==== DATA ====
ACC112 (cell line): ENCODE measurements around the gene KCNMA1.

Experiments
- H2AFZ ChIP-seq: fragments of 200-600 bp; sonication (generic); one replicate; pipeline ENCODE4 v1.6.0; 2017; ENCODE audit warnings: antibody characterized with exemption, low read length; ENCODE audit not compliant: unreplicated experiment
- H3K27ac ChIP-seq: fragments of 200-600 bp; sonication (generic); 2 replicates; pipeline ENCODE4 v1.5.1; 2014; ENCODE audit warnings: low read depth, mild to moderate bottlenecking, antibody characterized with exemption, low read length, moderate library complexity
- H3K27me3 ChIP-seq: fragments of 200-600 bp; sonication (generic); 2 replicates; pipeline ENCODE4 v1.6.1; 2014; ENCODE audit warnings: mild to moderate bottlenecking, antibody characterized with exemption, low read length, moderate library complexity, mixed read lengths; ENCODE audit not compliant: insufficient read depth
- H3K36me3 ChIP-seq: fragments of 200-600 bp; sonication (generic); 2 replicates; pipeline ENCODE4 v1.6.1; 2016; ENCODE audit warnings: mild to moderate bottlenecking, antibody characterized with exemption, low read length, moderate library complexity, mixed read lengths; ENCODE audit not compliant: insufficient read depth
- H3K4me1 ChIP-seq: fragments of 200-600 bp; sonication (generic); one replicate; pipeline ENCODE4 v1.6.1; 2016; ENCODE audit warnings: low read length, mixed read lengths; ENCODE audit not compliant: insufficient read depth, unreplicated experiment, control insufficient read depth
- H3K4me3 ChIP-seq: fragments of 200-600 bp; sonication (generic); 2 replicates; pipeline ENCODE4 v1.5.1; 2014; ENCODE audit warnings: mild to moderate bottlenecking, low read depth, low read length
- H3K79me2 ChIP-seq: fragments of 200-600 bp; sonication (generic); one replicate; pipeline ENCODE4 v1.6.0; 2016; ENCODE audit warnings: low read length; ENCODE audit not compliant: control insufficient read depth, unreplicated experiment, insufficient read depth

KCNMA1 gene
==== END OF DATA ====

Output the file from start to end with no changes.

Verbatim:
ACC112 (cell line): ENCODE measurements around the gene KCNMA1.

Experiments
- H2AFZ ChIP-seq: fragments of 200-600 bp; sonication (generic); one replicate; pipeline ENCODE4 v1.6.0; 2017; ENCODE audit warnings: antibody characterized with exemption, low read length; ENCODE audit not compliant: unreplicated experiment
- H3K27ac ChIP-seq: fragments of 200-600 bp; sonication (generic); 2 replicates; pipeline ENCODE4 v1.5.1; 2014; ENCODE audit warnings: low read depth, mild to moderate bottlenecking, antibody characterized with exemption, low read length, moderate library complexity
- H3K27me3 ChIP-seq: fragments of 200-600 bp; sonication (generic); 2 replicates; pipeline ENCODE4 v1.6.1; 2014; ENCODE audit warnings: mild to moderate bottlenecking, antibody characterized with exemption, low read length, moderate library complexity, mixed read lengths; ENCODE audit not compliant: insufficient read depth
- H3K36me3 ChIP-seq: fragments of 200-600 bp; sonication (generic); 2 replicates; pipeline ENCODE4 v1.6.1; 2016; ENCODE audit warnings: mild to moderate bottlenecking, antibody characterized with exemption, low read length, moderate library complexity, mixed read lengths; ENCODE audit not compliant: insufficient read depth
- H3K4me1 ChIP-seq: fragments of 200-600 bp; sonication (generic); one replicate; pipeline ENCODE4 v1.6.1; 2016; ENCODE audit warnings: low read length, mixed read lengths; ENCODE audit not compliant: insufficient read depth, unreplicated experiment, control insufficient read depth
- H3K4me3 ChIP-seq: fragments of 200-600 bp; sonication (generic); 2 replicates; pipeline ENCODE4 v1.5.1; 2014; ENCODE audit warnings: mild to moderate bottlenecking, low read depth, low read length
- H3K79me2 ChIP-seq: fragments of 200-600 bp; sonication (generic); one replicate; pipeline ENCODE4 v1.6.0; 2016; ENCODE audit warnings: low read length; ENCODE audit not compliant: control insufficient read depth, unreplicated experiment, insufficient read depth

KCNMA1 gene